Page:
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When Burrell left, he was riding high. His hit leading off the seventh inning of Game 5 of the 2008 World Series produced the game-winning run that propelled the parade down Broad Street. But we all knew the end was near.

After nine years of mostly underachieving seasons and with a fanbase that treated Burrell differently than any other player in its history, Pat Burrell had run out gas. He could still hit home runs but he just wasn't the same player he once was.

All of last season, the question of whether or not Jayson Werth would return to the Phillies was on every fan’s mind. Would they be willing to hand out a contract that would suit Werth, or was the bank closed after all the deals and extensions they had given over the past few years?

They were willing to pay him a substantial amount of money—a reported guaranteed offer of $48 million over three years with a fourth-year option that would have brought the total package to over $60 million. Over $60 million. That’s an awful lot of money, more than enough for most of us to live on comfortably the rest of our lives.

However, we are not all professional baseball players, people who live a high-class and expensive lifestyle. When Jayosn Werth hired Scott Boras last year, it was a sign that he was looking for the biggest deal, even if it wouldn’t happen in Philadelphia.  When the Nationals came in and offered $126 million, all guaranteed for seven years, for a player who's never really been a superstar, it would have been foolish to turn it down.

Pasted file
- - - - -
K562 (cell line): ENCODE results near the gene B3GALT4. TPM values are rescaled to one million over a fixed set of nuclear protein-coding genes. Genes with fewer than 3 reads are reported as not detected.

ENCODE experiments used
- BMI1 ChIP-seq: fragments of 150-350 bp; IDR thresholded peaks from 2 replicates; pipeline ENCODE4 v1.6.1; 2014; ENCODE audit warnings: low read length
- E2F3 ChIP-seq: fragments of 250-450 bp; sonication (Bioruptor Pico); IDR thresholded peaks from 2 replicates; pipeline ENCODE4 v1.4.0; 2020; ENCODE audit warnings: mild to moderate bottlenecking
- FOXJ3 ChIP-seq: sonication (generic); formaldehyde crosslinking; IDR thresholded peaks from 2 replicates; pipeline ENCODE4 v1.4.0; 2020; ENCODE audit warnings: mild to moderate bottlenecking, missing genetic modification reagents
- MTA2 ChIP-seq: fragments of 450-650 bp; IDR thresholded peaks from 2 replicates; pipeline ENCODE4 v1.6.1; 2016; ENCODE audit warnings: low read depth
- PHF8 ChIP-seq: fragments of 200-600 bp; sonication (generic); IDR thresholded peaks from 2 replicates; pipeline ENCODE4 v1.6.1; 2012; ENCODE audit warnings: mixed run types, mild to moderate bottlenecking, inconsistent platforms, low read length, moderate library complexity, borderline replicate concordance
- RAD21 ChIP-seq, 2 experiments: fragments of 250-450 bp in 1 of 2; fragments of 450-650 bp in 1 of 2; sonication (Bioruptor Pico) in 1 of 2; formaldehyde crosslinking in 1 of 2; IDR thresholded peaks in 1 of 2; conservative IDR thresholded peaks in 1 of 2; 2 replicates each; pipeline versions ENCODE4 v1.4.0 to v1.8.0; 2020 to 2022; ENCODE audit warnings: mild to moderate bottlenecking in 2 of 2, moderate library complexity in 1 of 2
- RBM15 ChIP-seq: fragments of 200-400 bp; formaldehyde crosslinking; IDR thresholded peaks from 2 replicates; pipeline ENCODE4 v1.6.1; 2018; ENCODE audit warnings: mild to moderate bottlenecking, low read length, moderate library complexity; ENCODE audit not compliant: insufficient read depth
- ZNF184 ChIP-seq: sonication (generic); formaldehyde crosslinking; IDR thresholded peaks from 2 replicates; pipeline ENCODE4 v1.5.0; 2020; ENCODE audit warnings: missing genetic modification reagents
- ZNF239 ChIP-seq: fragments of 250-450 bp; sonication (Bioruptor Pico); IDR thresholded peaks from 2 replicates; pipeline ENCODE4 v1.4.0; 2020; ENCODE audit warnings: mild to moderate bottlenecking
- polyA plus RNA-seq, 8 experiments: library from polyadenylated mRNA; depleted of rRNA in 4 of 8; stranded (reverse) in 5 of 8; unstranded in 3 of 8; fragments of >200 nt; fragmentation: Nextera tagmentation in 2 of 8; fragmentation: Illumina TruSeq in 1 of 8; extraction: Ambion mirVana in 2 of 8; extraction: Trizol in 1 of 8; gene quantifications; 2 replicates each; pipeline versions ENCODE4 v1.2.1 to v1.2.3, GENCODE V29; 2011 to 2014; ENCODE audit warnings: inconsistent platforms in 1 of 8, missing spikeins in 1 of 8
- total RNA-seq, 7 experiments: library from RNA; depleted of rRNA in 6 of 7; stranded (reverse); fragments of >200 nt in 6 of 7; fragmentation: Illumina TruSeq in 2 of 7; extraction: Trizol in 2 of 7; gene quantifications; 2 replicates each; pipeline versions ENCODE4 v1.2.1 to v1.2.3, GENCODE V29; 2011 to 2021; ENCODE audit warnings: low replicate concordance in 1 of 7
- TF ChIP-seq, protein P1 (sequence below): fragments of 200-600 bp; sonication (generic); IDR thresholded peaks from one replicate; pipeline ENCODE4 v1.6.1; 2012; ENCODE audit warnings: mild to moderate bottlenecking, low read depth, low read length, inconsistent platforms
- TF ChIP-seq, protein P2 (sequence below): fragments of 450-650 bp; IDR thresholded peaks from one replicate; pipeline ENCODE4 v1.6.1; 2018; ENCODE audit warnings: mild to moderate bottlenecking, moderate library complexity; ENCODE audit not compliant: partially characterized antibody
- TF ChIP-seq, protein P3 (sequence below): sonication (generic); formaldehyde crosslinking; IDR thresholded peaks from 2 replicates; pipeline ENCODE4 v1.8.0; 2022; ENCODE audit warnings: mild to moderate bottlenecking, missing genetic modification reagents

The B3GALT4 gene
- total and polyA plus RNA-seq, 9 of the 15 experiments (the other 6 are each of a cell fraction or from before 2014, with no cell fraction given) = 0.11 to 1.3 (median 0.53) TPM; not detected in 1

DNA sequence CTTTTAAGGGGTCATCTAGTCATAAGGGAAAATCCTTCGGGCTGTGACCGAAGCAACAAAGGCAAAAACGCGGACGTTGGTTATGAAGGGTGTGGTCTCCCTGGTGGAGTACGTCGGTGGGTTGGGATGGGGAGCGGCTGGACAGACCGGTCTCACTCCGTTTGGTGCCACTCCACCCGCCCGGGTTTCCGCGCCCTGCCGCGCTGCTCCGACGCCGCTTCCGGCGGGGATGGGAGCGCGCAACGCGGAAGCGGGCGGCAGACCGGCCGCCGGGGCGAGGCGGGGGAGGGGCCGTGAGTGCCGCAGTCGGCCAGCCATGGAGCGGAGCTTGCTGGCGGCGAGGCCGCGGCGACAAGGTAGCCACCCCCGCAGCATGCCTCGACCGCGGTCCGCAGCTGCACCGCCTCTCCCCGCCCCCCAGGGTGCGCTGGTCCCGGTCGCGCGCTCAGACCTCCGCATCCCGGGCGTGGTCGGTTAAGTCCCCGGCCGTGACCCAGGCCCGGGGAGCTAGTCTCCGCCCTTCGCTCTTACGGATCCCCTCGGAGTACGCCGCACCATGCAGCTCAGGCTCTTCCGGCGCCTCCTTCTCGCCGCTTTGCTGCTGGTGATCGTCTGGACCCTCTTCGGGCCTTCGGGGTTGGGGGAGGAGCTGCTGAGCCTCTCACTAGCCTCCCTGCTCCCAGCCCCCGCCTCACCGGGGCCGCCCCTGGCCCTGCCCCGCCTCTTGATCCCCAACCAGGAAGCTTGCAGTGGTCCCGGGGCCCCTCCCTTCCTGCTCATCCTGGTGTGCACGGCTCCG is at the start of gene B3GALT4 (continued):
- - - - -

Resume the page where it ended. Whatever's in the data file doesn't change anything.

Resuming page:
It’s difficult for most of use to understand what $60 million is—it’s near impossible to completely understand what more than double that is. We all have dreams. A vacation home in Hawaii, private jets and more. But for the majority of us, they’re still dreams, while for major league players they are attainable options.

And while Werth could have lived off the $60 million the Phillies offered him, that extra $66 million will come in handy. Maybe not today and maybe not tomorrow, but 10, 20 years after he’s retired he can still live the high lifestyle he’s become accustomed to. 

For for the record, his $60 million contract would have, at the end of the day, put about half that in his pocket—taxes and commissions to Boras. His $126 million contract will put in his pocket what the overall Phillies offer was.

I don’t know how most Phillies fans will react. Werth has been booed and cheered in the game so far. When he caught the fly ball off Placido Polanco’s bat he was booed, and when Polanco returned the favor and threw him out at first base in the bottom of the first inning, the fans cheered.  

Personally, I will miss Jayson Werth in a Phillies uniform. He was the most talented player on the team, even if the production didn’t always say that. However, I will never fault Werth for taking the money, and no one should. Any of us would have done the same, given the circumstances. 

An extra 10 or 15 percent and you could make the argument that Werth should have stayed—he could have potentially made a lot more money in World Series shares with the Phillies.

But with a guaranteed contract of better than twice what the Phillies offered, there is no way to reasonably turn that down, even if he’ll spend the majority of those seven seasons playing for a team that loses 100 or more games a year. The odds are the Nationals won’t be baseball’s worst team much longer however.